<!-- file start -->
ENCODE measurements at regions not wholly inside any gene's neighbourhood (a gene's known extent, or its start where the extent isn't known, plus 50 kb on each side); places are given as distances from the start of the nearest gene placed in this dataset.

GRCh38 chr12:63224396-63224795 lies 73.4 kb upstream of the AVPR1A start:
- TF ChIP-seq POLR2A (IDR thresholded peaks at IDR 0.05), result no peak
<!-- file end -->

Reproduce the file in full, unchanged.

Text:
ENCODE measurements at regions not wholly inside any gene's neighbourhood (a gene's known extent, or its start where the extent isn't known, plus 50 kb on each side); places are given as distances from the start of the nearest gene placed in this dataset.

GRCh38 chr12:63224396-63224795 lies 73.4 kb upstream of the AVPR1A start:
- TF ChIP-seq POLR2A (IDR thresholded peaks at IDR 0.05), result no peak